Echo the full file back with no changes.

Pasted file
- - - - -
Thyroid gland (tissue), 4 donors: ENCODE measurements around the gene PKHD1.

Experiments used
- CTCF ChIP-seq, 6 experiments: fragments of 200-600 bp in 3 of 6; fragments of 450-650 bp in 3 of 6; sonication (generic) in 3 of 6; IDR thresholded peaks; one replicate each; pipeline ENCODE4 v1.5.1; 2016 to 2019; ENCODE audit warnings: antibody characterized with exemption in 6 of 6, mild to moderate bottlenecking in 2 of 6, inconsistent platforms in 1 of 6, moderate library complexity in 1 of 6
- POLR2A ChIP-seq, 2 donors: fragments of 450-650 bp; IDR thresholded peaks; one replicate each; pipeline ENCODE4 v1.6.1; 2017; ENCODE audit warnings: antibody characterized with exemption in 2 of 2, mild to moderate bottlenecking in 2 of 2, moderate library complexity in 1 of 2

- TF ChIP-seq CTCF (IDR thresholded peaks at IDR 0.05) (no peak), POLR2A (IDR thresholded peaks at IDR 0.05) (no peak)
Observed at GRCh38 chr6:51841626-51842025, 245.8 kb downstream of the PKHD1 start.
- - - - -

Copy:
Thyroid gland (tissue), 4 donors: ENCODE measurements around the gene PKHD1.

Experiments used
- CTCF ChIP-seq, 6 experiments: fragments of 200-600 bp in 3 of 6; fragments of 450-650 bp in 3 of 6; sonication (generic) in 3 of 6; IDR thresholded peaks; one replicate each; pipeline ENCODE4 v1.5.1; 2016 to 2019; ENCODE audit warnings: antibody characterized with exemption in 6 of 6, mild to moderate bottlenecking in 2 of 6, inconsistent platforms in 1 of 6, moderate library complexity in 1 of 6
- POLR2A ChIP-seq, 2 donors: fragments of 450-650 bp; IDR thresholded peaks; one replicate each; pipeline ENCODE4 v1.6.1; 2017; ENCODE audit warnings: antibody characterized with exemption in 2 of 2, mild to moderate bottlenecking in 2 of 2, moderate library complexity in 1 of 2

- TF ChIP-seq CTCF (IDR thresholded peaks at IDR 0.05) (no peak), POLR2A (IDR thresholded peaks at IDR 0.05) (no peak)
Observed at GRCh38 chr6:51841626-51842025, 245.8 kb downstream of the PKHD1 start.